Luckily, the story doesn't really revolve around Reed at all, instead giving us a time-traveling adventure where Ben takes the forefront. Doom sends them after Blackbeard's Treasure Chest, which, we find out, contains magical gems that originally belonged to Merlin! And for the first time in the series, we finally get to see the Fantastic Four cut loose and knock the crap out of somebody other than each other.

The pirate adventure is honestly the most entertaining sequence in the series so far, and even though the team again just stumbles into the action (they're shanghaied after drinking drugged grog in a pirate tavern), once out at sea they commandeer the ship and Johnny and Ben do most of the heavy lifting, while Reed just figures out a way to double-cross Doom when they get back.

But this is where we get another glimpse into just what's going on inside Ben's head. His grip on reality really isn't very firm. Once the pirate crew begins hailing him as their leader and calling him "Blackbeard," he realizes that he's the Blackbeard from history and in an instant flips sides, ordering the pirate crew to capture Reed and Johnny. He rants like a madman and is in the process of having his "friends" put over the side in a lifeboat when a giant water spout appears, destroying the boat and scattering Merlin's magical gems across the bottom of the sea.

Ben also comes to his senses once his Blackbeard disguise is washed away and it looks like he, Reed, and Johnny are the only survivors of the wreck. Funnily enough, neither Reed nor Johnny actually accept his apology before they are brought back to the present by Doom's time machine. Nobody's concerned about the rest of the crew, either. Sure, they were pirates and all, but come on.

In the end, Sue saves the day, mainly by being forgotten so she can hit a "cut-off switch" which naturally causes Doom's machinery to explode in his face, much like his time at college. I can only imagine the traumatic stress flashback that might trigger. It's nice to see Sue actually doing something this time around, after her obligatory stint as Hostage #1, of course. And in this issue's letters page, it's kind of nice to see that Lee was getting letters asking for Sue to be more involved in the action. Hopefully we'll see more of that in the future.

Anyway, Doom escapes, since the FF are pretty much useless when it comes to their Endgame, and Johnny demonstrates a new talent. He tries a trick he's been thinking about for months, and gives his flame "the intensity of atomic heat" and turns water to glass, allowing the team to escape without fighting the crocodiles that fill Doom's moat. This doesn't seem like the safest experiment, but it's inventive. I'm pretty sure it's sand that turns to glass under atomic heat though, not water. Wouldn't the water just evaporate, leaving the moat empty?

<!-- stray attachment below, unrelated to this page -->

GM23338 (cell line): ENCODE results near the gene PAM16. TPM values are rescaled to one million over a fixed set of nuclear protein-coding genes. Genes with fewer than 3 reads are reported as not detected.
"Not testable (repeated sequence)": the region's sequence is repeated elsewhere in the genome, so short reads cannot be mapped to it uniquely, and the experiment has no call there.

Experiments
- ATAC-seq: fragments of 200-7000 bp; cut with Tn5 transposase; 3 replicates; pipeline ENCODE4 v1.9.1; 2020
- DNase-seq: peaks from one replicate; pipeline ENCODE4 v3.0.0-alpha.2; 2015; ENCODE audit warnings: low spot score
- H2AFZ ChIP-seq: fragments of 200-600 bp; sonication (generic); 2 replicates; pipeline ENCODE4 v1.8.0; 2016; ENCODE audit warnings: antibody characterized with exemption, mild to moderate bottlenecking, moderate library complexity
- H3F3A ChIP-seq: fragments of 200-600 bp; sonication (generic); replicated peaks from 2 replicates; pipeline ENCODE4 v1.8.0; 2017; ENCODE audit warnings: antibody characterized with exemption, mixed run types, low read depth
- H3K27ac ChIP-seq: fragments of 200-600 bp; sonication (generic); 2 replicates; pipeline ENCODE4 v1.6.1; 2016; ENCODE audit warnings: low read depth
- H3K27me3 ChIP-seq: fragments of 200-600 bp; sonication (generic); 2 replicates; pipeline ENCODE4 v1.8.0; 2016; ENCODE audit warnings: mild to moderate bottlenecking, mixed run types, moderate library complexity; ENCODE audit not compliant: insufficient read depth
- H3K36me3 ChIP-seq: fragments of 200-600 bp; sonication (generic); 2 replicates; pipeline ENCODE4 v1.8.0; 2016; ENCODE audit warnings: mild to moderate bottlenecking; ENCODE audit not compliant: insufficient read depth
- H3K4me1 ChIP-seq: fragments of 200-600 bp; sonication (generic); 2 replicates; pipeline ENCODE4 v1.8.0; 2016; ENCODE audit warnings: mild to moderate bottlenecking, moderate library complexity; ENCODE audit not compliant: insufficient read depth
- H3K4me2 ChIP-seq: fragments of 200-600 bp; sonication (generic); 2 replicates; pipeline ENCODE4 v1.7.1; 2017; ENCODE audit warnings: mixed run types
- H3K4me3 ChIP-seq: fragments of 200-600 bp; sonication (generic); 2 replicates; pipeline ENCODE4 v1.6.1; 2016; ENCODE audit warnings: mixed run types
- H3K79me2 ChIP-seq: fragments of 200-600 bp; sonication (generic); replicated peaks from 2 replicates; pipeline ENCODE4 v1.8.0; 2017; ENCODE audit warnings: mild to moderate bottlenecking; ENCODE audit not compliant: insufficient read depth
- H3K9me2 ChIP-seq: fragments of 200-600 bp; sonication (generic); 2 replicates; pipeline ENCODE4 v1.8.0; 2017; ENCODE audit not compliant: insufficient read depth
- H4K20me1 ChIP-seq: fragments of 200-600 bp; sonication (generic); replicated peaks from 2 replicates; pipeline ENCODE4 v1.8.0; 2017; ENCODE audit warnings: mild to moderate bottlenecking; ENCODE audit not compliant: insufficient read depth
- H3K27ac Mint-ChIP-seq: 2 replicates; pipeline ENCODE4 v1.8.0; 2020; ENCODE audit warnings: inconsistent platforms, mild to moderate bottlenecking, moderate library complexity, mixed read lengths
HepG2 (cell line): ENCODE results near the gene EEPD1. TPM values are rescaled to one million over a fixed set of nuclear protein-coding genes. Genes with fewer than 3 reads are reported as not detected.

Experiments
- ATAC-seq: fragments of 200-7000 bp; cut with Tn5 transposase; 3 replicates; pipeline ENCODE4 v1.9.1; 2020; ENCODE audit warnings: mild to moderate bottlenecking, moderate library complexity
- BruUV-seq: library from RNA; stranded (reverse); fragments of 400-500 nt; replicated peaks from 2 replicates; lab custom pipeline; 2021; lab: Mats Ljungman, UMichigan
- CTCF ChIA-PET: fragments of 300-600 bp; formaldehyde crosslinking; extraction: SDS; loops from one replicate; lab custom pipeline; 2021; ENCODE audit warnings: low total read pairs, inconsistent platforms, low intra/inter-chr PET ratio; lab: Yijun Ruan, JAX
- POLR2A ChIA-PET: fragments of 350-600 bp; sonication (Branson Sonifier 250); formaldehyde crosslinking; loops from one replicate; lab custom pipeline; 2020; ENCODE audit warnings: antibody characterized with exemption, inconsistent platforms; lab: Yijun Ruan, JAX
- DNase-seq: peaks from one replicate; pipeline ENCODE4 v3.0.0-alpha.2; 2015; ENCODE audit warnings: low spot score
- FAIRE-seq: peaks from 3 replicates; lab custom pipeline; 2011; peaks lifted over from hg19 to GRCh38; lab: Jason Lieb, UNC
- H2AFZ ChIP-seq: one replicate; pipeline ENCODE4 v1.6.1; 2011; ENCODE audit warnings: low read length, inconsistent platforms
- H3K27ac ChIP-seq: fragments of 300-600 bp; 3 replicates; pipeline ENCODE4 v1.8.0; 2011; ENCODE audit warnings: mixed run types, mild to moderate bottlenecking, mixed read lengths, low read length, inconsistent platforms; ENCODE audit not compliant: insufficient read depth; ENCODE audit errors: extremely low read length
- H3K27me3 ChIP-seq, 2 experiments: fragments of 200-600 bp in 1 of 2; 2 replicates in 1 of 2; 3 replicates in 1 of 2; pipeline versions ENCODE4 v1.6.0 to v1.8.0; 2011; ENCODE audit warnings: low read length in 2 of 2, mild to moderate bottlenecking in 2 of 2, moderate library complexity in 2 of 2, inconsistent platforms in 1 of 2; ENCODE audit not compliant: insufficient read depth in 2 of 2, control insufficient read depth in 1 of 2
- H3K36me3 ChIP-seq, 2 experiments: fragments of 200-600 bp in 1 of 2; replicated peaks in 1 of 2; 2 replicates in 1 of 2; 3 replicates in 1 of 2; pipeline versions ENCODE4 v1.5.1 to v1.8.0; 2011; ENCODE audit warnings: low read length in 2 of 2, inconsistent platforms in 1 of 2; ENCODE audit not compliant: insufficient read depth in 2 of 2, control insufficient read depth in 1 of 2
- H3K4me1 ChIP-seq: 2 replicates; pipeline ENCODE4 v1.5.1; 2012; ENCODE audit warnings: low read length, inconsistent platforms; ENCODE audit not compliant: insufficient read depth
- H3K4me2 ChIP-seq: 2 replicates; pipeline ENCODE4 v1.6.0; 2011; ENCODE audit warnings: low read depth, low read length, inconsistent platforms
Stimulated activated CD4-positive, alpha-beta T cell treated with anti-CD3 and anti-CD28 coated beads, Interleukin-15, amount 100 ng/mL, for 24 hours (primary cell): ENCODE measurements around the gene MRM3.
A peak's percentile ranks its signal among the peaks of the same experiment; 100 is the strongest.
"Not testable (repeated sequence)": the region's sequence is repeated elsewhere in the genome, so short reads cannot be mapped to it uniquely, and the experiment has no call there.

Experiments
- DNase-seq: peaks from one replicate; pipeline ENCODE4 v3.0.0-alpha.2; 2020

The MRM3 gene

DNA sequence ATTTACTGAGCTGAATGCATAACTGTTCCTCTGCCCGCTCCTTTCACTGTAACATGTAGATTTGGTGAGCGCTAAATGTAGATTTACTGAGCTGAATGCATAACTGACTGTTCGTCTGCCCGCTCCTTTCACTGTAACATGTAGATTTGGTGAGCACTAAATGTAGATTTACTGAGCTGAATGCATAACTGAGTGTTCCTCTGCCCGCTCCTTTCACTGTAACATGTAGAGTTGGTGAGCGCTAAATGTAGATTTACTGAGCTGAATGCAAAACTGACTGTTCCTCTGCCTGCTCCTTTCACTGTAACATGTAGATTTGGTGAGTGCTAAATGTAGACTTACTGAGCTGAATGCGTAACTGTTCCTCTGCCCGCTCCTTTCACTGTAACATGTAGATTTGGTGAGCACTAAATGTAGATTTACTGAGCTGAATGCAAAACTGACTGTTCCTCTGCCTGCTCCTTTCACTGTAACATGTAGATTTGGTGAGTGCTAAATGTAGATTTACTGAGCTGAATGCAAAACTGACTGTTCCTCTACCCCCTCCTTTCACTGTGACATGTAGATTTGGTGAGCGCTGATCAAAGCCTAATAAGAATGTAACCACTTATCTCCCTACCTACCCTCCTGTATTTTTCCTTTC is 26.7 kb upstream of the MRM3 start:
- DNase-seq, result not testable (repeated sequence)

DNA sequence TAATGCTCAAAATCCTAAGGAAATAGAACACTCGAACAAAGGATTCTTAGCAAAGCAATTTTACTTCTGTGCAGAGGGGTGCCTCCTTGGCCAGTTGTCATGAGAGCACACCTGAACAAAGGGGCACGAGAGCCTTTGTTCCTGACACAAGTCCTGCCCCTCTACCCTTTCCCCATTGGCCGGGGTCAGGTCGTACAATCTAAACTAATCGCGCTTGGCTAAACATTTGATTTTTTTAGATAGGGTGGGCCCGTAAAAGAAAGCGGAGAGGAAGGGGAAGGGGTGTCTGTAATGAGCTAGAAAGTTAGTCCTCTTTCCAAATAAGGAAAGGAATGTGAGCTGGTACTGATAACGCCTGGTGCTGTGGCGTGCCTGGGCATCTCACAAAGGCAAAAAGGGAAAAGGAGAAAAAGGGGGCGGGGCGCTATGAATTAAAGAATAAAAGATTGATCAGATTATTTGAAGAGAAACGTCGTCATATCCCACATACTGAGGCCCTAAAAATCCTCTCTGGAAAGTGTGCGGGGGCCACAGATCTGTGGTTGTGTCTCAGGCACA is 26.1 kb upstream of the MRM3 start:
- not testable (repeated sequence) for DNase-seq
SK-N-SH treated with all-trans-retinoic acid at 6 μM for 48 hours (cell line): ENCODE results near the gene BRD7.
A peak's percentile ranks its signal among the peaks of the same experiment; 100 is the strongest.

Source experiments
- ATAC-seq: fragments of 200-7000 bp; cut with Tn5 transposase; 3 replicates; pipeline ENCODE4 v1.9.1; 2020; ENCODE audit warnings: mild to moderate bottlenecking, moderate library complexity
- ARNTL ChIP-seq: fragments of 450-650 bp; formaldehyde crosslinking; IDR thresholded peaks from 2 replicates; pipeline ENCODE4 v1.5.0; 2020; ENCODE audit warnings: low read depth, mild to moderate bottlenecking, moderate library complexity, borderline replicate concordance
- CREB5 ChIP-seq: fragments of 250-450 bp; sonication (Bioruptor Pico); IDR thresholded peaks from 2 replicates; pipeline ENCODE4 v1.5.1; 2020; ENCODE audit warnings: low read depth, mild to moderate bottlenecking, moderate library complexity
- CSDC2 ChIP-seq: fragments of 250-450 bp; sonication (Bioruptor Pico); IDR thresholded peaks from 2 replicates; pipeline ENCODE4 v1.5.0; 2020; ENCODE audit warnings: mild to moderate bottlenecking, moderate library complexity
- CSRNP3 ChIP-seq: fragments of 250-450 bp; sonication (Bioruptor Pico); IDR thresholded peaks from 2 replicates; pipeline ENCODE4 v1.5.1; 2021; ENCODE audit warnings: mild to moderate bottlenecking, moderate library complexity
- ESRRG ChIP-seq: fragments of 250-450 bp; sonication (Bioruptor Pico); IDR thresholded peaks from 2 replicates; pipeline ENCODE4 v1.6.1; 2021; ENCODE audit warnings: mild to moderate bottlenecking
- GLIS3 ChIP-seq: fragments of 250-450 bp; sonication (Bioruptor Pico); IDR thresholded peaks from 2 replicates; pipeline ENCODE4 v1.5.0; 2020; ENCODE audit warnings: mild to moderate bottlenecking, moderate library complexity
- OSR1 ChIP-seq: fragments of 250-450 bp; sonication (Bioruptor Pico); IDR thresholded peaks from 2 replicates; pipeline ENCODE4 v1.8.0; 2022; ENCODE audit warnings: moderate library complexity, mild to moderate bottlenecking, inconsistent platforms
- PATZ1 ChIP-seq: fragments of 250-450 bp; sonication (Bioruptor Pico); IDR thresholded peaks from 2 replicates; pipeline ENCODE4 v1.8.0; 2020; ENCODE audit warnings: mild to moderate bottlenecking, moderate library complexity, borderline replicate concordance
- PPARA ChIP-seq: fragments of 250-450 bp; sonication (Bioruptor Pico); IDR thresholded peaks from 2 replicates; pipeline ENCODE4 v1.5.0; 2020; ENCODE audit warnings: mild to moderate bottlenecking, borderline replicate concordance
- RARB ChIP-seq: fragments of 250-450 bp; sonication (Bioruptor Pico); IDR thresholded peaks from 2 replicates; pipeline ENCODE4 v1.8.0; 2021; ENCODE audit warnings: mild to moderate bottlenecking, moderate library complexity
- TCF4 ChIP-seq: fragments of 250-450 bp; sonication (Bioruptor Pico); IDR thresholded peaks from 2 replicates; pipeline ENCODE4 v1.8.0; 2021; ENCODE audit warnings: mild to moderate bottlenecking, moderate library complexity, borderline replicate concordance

Even though there are some problems with the plotting and characterizations, this issue holds up pretty well, as did the previous one. I remember reading these stories when I was a kid in one of the numerous reprint collections Marvel published all through the mid-Seventies, and this was always one of my favorites. One of the best parts about this issue, from both a fan's perspective and as someone with an interest in self-referential postmodern fictions, is a callback of sorts to last month's scene with Johnny reading the Sub-Mariner comic.

This time around, rather than make a connection to the publishing past of Marvel, Lee and Kirby find a moment to slip in a plug for their other new ongoing comic, The Incredible Hulk, by once again making Johnny the character most relatable to the audience. In the Marvel Universe, Marvel Comics apparently publishes The Incredible Hulk, and Johnny is reading it during their downtime at the beginning of this issue. He compares Ben to the Hulk (a comparison Ben takes offense to), and ends up destroying the comic during his roughhousing with Ben. The clever bit is that the cover of the comic is the actual cover of The Incredible Hulk #1, which in a Borgesian-style mind twist subverts the perceived reality of the reader, conflating it with that of the fictional characters.

It's a fun and creative way of reinforcing the idea that The Fantastic Four takes place in the real world, as opposed to those fictional realms of other comics publishers. Somewhere in New York, Johnny Storm is reading the same comics we are. The question is, how will this blow your mind when The Hulk actually shows up in the story somewhere down the line, like I'm sure he will. Trippy, man. I'm a sucker for that kind of thing.